Appleton's Cyclopedia of American Biography, edited by James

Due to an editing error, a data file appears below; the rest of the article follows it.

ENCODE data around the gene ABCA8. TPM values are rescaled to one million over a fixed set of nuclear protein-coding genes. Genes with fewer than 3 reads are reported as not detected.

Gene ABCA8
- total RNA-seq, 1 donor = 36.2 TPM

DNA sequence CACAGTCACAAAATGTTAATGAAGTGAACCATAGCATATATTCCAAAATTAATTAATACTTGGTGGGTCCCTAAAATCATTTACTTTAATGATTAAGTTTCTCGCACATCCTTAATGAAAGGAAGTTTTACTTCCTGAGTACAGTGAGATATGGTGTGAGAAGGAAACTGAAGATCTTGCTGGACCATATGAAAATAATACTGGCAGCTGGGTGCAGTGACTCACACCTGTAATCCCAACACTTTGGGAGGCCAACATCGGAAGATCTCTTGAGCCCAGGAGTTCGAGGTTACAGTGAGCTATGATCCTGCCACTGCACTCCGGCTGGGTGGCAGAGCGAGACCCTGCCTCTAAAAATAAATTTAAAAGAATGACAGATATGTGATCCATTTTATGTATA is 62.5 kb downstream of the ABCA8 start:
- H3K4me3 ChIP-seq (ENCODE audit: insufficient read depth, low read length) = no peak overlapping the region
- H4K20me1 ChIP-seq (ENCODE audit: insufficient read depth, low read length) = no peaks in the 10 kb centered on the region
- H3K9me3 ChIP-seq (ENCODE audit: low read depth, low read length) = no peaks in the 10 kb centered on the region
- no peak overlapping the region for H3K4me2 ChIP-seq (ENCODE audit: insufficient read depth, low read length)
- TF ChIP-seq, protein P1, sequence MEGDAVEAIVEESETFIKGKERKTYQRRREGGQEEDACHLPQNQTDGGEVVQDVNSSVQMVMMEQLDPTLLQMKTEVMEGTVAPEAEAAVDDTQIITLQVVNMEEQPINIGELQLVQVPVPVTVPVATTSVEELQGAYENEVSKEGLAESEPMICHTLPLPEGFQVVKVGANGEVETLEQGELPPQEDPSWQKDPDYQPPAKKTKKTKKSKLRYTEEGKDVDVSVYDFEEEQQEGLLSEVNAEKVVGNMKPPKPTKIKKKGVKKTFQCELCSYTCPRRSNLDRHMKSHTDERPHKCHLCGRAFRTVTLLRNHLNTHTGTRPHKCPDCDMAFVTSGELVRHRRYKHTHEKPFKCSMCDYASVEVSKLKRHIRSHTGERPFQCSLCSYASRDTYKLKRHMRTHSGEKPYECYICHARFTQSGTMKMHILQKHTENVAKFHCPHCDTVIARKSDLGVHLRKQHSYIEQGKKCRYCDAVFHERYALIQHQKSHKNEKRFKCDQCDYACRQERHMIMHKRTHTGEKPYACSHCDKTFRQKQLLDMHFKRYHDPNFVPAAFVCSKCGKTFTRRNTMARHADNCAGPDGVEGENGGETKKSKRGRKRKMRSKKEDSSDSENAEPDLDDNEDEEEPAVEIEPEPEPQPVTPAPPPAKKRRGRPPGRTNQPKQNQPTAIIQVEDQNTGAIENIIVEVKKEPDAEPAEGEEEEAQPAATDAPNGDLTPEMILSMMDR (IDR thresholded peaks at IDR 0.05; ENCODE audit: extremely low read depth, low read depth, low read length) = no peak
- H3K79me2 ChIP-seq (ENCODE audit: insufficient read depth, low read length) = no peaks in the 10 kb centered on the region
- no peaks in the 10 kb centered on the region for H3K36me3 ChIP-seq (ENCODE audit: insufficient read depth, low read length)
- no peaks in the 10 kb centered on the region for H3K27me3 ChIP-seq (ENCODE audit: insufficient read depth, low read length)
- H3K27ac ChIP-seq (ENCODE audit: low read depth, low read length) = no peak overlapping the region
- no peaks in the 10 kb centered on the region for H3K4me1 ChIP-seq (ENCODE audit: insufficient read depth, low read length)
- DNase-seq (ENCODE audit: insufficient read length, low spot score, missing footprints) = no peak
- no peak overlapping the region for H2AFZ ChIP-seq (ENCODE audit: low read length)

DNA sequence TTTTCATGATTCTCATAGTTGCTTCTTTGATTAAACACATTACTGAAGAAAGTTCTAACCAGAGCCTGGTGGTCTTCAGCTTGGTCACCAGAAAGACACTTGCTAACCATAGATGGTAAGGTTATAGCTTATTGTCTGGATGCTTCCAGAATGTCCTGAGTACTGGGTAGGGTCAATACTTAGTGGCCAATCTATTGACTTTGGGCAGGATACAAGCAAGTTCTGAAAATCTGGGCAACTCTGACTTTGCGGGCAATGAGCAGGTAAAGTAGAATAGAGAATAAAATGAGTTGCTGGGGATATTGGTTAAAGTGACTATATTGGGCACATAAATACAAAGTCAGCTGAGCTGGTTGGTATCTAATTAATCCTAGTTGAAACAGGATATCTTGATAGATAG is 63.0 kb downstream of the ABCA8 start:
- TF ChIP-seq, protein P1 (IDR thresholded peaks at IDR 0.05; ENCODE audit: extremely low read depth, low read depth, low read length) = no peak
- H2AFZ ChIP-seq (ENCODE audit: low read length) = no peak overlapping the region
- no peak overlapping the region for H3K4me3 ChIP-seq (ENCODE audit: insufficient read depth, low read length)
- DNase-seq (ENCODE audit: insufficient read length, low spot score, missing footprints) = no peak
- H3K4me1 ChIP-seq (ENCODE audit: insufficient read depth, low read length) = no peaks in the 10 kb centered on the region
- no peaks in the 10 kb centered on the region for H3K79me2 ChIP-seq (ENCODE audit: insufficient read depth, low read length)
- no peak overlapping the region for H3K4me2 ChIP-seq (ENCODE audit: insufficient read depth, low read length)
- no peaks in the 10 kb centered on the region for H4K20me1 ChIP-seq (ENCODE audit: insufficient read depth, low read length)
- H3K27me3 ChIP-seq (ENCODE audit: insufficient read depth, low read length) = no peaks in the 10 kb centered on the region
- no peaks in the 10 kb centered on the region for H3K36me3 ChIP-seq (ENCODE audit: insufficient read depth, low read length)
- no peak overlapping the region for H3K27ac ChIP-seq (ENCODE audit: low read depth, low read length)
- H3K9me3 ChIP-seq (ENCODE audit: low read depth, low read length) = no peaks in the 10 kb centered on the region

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NESMITH, John, manufacturer, born in Londonderry, New Hampshire, 3 August, 1793; died in Lowell, Massachusetts, 15 October, 1869. After serving an apprenticeship in a country store he entered into business with his brother Thomas, and, removing to New York, became a successful merchant. In 1831 he settled in Lowell, Massachusetts, and invested largely in real estate, purchasing the Gedney estate in Belvidere with its large mansion, the Old Yellow House, which was erected in 1750, and is still in possession of his family. He then laid out several streets, giving his name to one of them, and his purchase, being made soon after the formation of the Merrimac manufacturing company, secured him much wealth. He was a large owner in the Merrimac woollen-mills company, and made a large sum by obtaining the supply of water in Winnipiseogee and Squam lakes as reservoirs for the Lowell mills in dry seasons. He secured the site for the city of Lawrence, and also the control of water-power there. Mr. Nesmith invented a machine for making wire-fences, and another for making shawl-fringe. He held various political offices in Lowell, and contributed largely to the pecuniary support of the anti-slavery movement. He served as an elector on the Lincoln tickets of 1860 and 1864, was lieutenant-governor of Massachusetts in 1862, declined a re-election in 1863, and was appointed collector of internal revenue for his district in 1863, holding this office until a few days before his death. He provided in his will for the foundation of a "Nesmith Fund" for the support, education, and maintenance of the indigent blind of New Hampshire, and also bequeathed money for a public park in Franklin, New Hampshire
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